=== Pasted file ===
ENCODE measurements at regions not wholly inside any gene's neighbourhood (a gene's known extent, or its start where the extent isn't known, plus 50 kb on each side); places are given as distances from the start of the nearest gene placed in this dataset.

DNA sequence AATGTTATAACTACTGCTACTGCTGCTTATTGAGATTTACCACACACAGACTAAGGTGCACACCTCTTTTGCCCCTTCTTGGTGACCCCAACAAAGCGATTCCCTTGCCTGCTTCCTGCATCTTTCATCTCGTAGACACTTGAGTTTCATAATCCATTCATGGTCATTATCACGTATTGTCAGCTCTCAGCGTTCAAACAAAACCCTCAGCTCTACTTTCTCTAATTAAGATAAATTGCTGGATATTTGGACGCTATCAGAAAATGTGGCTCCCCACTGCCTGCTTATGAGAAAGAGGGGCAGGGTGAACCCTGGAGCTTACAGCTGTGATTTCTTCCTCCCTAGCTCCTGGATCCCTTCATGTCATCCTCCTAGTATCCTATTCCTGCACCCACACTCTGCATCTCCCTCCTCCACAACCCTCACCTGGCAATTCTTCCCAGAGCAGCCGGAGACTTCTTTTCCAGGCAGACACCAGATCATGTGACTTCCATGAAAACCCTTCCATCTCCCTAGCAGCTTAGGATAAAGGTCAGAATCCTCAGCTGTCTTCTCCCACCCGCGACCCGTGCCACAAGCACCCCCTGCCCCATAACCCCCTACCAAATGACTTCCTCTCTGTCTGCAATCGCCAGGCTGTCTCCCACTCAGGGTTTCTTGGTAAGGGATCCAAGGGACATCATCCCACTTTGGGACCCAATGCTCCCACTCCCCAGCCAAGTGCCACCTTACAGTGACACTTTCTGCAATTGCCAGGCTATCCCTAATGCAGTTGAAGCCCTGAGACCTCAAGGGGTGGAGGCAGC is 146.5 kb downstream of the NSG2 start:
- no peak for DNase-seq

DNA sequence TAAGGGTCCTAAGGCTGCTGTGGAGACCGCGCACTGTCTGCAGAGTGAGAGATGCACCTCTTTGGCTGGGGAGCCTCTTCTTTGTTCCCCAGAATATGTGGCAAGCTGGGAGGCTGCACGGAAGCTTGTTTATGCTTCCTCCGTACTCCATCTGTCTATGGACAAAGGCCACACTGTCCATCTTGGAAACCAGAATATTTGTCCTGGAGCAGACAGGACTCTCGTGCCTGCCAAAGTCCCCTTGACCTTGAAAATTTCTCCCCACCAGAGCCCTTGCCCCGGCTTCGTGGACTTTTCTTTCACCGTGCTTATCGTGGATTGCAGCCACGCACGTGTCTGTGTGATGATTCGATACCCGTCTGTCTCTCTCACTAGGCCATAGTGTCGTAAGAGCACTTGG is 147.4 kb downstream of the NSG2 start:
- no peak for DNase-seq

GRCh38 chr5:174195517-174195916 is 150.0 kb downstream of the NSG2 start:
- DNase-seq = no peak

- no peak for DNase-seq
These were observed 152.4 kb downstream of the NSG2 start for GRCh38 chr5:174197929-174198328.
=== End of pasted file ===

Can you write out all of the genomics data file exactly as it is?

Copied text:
ENCODE measurements at regions not wholly inside any gene's neighbourhood (a gene's known extent, or its start where the extent isn't known, plus 50 kb on each side); places are given as distances from the start of the nearest gene placed in this dataset.

DNA sequence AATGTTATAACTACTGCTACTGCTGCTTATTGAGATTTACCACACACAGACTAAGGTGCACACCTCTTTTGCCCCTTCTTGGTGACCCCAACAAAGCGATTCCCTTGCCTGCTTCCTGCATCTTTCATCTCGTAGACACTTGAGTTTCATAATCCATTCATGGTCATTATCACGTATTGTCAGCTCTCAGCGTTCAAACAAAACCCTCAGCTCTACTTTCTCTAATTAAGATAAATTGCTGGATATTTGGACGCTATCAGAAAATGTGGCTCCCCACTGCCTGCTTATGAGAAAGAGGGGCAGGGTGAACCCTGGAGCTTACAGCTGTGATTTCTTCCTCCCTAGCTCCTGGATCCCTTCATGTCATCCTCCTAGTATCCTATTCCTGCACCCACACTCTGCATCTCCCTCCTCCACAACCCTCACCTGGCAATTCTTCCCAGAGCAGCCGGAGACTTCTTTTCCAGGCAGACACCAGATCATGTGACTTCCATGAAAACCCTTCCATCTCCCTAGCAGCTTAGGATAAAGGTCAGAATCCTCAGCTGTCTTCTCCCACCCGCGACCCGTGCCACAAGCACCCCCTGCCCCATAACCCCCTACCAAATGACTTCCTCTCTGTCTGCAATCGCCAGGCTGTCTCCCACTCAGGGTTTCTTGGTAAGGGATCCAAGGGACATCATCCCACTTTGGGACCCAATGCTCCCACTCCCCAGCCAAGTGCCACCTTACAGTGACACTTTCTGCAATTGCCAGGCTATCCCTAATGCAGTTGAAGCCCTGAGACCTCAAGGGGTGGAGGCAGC is 146.5 kb downstream of the NSG2 start:
- no peak for DNase-seq

DNA sequence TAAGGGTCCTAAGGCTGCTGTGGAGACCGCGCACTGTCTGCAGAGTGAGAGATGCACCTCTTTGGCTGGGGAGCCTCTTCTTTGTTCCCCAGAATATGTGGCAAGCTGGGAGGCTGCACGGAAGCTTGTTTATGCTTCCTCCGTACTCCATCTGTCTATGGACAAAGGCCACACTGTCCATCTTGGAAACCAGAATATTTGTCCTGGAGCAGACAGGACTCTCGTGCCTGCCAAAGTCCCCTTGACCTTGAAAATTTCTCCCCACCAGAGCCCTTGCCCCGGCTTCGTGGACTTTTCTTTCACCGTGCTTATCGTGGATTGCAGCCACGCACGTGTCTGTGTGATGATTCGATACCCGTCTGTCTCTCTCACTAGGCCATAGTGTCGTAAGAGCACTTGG is 147.4 kb downstream of the NSG2 start:
- no peak for DNase-seq

GRCh38 chr5:174195517-174195916 is 150.0 kb downstream of the NSG2 start:
- DNase-seq = no peak

- no peak for DNase-seq
These were observed 152.4 kb downstream of the NSG2 start for GRCh38 chr5:174197929-174198328.